What Is Domestic Violence?

According to the Domestic Violence Information and Referral Handbook, Domestic Violence is an escalating pattern of abuse where one partner in the relationship has intimate controls over the other through force, intimidation or threat of violence.

Domestic Violence Defined

Physical - Kicking, punching, shoving, slapping, pushing, biting, choking, throwing things at the victim, denial of medical care.
Sexual - Forced or pressured sexual acts, rape, criticizing his/her body, withholding sex or affection, hurting the victim during sex.
Emotional - Excessive criticism, name-calling, destroying the victim’s property, making the victim feel worthless.
Financial - Preventing the victim from getting or holding a job, making the victim ask for money, hiding information about family finances, withholding money or credit, controlling the victim’s economic status or basic needs.
Blaming - Telling the victim he/she is the cause of problems, denying abuse, making others think it is her fault when she is emotionally hurt.
Isolation - Excessive jealousy, controlling what the victim does, not allowing the victim to see or talk to friends or relatives, making the victim stay home.
Children - Using visitation to harass the victim, threatening to take the children away, using the children to relay messages, making the victim feel guilty about the children or parenting issues.
Gender Roles - Treating women like servants, controlling all big decisions, deciding what is men’s work and women’s work, acting like “the master of the house.”
Intimidation - Using “looks” to control or cause fear, breaking the victim’s property, hurting, killing, or threatening pets, handling or playing with weapons.
Other -  Using fear of deportation, threatening to “out” the victim’s sexual orientation, attacking the victim’s spiritual/religious beliefs, preventing the victim from attending school/training.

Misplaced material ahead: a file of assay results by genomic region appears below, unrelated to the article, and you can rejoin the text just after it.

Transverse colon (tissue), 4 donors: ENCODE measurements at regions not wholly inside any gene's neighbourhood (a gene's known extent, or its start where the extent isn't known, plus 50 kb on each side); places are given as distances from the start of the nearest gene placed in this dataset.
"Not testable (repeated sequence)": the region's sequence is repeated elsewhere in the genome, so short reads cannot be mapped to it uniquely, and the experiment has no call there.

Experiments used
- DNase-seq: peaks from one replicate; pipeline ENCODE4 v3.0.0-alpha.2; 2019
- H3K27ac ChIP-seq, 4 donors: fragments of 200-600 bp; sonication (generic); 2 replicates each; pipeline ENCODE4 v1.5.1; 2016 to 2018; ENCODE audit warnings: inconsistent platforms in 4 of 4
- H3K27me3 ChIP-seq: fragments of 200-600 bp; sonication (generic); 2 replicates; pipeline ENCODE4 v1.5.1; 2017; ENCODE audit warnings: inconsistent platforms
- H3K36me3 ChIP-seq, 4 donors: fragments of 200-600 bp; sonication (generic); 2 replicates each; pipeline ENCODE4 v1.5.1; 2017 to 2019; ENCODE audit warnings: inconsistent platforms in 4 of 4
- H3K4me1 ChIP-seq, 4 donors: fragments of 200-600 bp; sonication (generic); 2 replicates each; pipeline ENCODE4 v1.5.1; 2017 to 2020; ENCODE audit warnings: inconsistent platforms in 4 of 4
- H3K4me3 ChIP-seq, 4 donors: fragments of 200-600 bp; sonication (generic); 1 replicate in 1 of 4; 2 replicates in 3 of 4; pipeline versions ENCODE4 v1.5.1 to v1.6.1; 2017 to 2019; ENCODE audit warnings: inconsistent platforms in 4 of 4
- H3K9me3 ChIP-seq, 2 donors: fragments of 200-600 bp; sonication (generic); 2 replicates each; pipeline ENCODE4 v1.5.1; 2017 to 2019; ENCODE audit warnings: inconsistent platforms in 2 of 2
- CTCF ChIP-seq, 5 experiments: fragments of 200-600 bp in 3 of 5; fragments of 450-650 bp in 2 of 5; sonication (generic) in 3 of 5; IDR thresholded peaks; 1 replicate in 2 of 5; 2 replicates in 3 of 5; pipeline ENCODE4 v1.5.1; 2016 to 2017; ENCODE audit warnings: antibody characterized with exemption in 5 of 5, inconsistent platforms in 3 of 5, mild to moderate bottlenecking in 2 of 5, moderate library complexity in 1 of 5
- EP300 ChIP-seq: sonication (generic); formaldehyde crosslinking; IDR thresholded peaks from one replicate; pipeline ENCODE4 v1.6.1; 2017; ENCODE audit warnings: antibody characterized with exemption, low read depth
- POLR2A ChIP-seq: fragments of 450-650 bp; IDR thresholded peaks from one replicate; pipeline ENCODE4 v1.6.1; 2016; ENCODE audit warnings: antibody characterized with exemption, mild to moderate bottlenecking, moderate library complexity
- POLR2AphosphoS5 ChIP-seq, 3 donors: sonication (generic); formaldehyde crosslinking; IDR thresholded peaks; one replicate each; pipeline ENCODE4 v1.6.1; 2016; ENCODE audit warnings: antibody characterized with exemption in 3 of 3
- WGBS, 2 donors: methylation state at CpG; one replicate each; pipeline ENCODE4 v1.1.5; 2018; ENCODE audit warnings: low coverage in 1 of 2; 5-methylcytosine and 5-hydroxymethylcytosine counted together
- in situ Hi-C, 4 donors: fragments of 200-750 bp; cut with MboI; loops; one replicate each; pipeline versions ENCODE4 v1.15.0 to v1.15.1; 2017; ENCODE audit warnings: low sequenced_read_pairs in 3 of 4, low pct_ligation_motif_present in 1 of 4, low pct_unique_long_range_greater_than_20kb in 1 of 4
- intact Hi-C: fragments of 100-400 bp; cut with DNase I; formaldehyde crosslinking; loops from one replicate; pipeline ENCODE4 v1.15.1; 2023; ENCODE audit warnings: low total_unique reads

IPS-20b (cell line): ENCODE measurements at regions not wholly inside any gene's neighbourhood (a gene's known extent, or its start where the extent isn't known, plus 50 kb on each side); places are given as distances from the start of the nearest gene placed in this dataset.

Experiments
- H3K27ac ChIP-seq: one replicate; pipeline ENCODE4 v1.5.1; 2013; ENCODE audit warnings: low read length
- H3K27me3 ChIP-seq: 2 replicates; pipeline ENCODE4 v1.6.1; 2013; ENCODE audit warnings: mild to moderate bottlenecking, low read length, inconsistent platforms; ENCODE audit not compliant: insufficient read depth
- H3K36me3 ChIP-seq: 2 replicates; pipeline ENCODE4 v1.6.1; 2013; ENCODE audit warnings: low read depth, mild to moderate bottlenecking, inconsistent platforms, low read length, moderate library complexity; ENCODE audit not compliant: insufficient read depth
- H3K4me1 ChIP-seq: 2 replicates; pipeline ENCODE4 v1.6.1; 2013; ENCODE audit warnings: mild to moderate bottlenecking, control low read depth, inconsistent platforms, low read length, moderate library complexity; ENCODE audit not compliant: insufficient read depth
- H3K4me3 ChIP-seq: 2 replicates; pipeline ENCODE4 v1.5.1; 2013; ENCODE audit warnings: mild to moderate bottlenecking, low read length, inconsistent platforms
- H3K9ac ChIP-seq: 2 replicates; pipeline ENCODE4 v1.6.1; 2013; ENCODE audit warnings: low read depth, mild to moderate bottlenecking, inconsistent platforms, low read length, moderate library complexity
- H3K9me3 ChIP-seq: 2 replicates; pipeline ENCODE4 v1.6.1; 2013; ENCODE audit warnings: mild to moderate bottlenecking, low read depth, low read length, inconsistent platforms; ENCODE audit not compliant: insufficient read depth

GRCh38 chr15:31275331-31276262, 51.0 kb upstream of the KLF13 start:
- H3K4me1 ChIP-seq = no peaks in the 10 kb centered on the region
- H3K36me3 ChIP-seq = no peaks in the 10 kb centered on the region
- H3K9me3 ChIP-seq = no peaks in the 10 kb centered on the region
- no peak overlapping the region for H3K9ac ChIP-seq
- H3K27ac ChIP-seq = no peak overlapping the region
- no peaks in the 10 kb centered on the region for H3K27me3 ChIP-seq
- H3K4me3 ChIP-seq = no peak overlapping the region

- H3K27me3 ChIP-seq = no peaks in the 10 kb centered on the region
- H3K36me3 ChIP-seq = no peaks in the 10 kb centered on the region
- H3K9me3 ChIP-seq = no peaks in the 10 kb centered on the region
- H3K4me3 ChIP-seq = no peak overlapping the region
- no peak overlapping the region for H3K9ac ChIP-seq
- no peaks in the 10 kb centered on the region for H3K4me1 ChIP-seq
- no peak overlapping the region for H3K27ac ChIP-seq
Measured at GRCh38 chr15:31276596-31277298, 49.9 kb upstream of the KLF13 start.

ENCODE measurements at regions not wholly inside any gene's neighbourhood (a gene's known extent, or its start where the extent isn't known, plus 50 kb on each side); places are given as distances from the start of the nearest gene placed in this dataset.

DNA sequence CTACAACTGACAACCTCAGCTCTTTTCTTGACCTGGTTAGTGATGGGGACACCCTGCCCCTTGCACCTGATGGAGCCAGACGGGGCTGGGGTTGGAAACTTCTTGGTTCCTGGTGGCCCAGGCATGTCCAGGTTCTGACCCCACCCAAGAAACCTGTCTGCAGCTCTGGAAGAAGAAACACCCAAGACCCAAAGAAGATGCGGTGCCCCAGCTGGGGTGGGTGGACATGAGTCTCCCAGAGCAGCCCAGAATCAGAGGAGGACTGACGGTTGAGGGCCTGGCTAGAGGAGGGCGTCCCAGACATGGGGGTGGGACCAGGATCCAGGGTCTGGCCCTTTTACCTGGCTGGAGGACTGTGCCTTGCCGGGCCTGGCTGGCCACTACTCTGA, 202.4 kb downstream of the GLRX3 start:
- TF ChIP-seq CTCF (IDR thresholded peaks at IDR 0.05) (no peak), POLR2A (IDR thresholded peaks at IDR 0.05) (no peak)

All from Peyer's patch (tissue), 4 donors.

Domestic Violence

Domestic violence is a learned behavior.

Domestic violence is not caused by:

Common characteristics of a batterer:

Abuse Comes In Many Forms

Physical: Kicking, punching, shoving, slapping, pushing, or any other acts that hurt your body.

Sexual: Call you vulgar names, criticizing your body parts or sensuality, forced or pressured sexual acts, including rape.

Emotional: Assaults against your self-esteem.

Verbal: Name-calling, threats, put-downs.

Physiology: Causing you to feel as if you are “going crazy.”

Spiritual: Attacking your spiritual or religious beliefs.

Financial: Controlling and manipulating you by threatening your economic status and basic needs.

Homophobic: Threatening to “out” you to people who do not know your sexual orientation.

Immigration: Using your immigration status and fear of deportation to control you.

Destructive Acts: Actual or threatened assault on your property or pets to scare you.

What The Law Says About Abuse

Penal Code 273.5 (a) states in part:

Any person who willfully inflicts upon a person who is his or her spouse, former spouse, cohabitant, former cohabitant, or the mother or father of his or her child, corporal injury resulting in a traumatic condition is guilty of a felony, and upon conviction thereof, and shall be punished by imprisonment in a state prison or county jail, or by fine up to six thousand dollars or by both fine and imprisonment.


Adapted from: Project for Victims of Family Violence, Inc.

Why Women Stay in Abusive Relationships